Motivation is a key issue that affects writers. Many of us get ideas and set about crafting them into a work in progress.
I’ll sheepishly put my hand up and admit that whilst I brainstorm and loosely knit my ideas together before a project, I am not a diligent planner. Instead of creating pages and pages of neat plans and diagrams and character profiles, I definitely get straight to mucking in. I like to think of my process as a plate of spaghetti and meatballs- it’s somewhat messy- but I like it that way because I have a lot of strands and meat to draw from at all different angles when I’m writing instead of sticking to a storyline plan.
It’s all great when momentum builds but as most writers will know, it’s inevitable that at times, our motivation levels come to a standstill. I wanted to share with you about how I recently remedied this with one of my works of fiction.
My protagonist was invited to an event at a bar (for the umpteenth time in the story) and I was wondering how I could muster up the enthusiasm to create yet another bar scene. Especially when my protagonist was hesitant about going in the first place. I didn’t blame her, I, the writer was sick of her going to the bar and the prospect actually made me lose my motivation to write for several days, so I put my project down.
Then a solution popped up in my head, a very simple no-brainer that I would encourage all writers to employ. I ditched the bar scene entirely! Consequently, I felt an instant weight off my shoulders. Sometimes certain scenes are very necessary, however when we plan to execute them in unoriginal or unimaginative ways it can make us feel demotivated to write them. If this is the case, DITCH the scene- but allude to it instead like I did- you can do this in a number of ways. I call this pre-emptive editing and it helps you to get over the demotivation hurdle.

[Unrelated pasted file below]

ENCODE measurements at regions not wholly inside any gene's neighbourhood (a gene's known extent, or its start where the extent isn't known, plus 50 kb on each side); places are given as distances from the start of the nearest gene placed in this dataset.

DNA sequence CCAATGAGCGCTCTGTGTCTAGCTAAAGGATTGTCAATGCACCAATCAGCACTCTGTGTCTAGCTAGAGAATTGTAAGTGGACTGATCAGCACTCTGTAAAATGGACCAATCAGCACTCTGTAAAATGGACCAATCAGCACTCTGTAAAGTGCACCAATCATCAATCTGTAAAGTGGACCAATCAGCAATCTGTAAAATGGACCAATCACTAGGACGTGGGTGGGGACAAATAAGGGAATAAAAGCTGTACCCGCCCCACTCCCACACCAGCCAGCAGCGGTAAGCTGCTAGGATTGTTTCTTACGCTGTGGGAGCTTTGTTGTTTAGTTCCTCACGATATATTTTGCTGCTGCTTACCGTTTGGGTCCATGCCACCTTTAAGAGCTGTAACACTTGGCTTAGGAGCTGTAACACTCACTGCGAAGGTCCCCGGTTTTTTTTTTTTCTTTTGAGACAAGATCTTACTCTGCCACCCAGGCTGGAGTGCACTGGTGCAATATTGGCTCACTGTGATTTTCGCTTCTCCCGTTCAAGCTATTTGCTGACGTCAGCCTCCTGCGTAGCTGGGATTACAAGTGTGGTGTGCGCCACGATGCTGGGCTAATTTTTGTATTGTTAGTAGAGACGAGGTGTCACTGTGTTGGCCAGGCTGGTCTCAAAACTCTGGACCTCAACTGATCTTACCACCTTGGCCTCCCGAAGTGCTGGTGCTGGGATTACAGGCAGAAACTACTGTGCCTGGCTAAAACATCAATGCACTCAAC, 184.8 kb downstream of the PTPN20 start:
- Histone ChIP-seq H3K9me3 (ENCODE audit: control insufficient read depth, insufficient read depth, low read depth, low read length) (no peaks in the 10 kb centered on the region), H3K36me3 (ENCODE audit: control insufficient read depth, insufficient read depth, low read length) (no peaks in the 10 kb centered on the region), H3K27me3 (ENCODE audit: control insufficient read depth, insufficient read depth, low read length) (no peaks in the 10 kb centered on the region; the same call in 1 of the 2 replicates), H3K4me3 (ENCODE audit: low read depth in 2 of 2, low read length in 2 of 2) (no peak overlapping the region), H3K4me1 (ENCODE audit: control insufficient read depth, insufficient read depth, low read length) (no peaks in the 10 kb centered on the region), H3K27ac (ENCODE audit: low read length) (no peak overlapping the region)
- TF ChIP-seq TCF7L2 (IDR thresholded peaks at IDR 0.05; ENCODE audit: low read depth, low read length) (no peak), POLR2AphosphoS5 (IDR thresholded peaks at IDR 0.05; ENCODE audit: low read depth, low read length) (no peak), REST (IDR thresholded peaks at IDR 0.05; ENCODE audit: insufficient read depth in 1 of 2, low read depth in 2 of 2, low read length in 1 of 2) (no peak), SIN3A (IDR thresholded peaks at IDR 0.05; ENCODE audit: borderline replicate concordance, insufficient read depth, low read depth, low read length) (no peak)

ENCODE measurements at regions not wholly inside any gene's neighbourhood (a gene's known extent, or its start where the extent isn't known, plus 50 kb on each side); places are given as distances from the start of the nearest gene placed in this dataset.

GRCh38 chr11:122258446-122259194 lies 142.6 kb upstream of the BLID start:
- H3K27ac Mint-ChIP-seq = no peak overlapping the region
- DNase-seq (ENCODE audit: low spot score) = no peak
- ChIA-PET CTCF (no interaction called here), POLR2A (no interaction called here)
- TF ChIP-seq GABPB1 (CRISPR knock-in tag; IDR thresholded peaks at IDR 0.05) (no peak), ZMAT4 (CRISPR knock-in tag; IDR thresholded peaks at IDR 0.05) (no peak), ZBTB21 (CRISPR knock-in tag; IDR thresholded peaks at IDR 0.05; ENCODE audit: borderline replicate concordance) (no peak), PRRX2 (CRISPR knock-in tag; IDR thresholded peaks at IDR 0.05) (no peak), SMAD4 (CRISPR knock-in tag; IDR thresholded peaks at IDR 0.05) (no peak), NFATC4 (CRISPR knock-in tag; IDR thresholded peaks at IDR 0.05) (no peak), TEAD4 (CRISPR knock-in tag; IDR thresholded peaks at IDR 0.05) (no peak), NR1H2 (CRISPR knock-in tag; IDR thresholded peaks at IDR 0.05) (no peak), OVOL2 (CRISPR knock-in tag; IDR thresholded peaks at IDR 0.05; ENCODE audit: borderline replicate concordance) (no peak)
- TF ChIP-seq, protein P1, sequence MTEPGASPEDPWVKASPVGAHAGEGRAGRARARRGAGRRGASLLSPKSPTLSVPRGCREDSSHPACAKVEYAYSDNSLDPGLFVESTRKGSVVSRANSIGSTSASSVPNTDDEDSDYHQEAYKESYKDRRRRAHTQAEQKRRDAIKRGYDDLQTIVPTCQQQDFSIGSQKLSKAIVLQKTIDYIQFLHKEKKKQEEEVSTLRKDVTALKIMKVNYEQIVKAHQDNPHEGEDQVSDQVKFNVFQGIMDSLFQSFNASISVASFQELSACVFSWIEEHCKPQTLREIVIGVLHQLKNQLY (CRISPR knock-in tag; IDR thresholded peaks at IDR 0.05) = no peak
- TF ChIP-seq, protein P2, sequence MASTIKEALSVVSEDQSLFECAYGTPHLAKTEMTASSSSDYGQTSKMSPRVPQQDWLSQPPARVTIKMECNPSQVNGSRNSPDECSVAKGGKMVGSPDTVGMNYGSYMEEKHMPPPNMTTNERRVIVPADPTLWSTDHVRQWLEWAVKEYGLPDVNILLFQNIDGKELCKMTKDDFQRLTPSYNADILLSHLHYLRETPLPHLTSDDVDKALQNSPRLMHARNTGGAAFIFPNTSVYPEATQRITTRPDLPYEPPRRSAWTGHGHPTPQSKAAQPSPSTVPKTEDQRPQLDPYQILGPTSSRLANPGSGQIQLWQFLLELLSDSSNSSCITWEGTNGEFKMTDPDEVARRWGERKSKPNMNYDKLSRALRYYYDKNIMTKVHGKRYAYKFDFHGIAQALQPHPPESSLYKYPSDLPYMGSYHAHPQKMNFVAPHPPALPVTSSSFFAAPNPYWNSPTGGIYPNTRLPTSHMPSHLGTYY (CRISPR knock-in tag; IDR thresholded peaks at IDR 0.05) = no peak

3 Editing Tips to Motivate you
Create an inner monologue with the character reflecting on or thinking back to the scene. Here you can add as much or little detail as you like depending on what works to drive the storyline forward.
Enrol characters in conversation about said scene and have fun with what details they offer up about it. You can insert humour, tension, excitement- whatever emotions are relevant.
If you are writing in the third person, employ an omniscient voice to fill in the gaps about what happened. This could take up just one paragraph instead of a whole scene (you know, the one you were dreading writing in the first place?)
This works best using the past perfect form of the verb, for example:
Evan had spent the best part of an hour strolling around the palladium before he spotted Lina canoodling with another man. She had been leaning against him, one open palm resting on his shoulder as they watched the sunset.
So in effect, you cut out the scene that you were dreading writing in real time and find a way to allude to it authentically, instead.
For those of you who are stuck in a rut with a particular scene, I hope that this inspires you to adjust it in a way that motivates you to write.
Non-fiction writers- have you ever taken a U-turn when writing a piece? How did you go about doing this and were you happy with the end results?
Let me know in the comments below!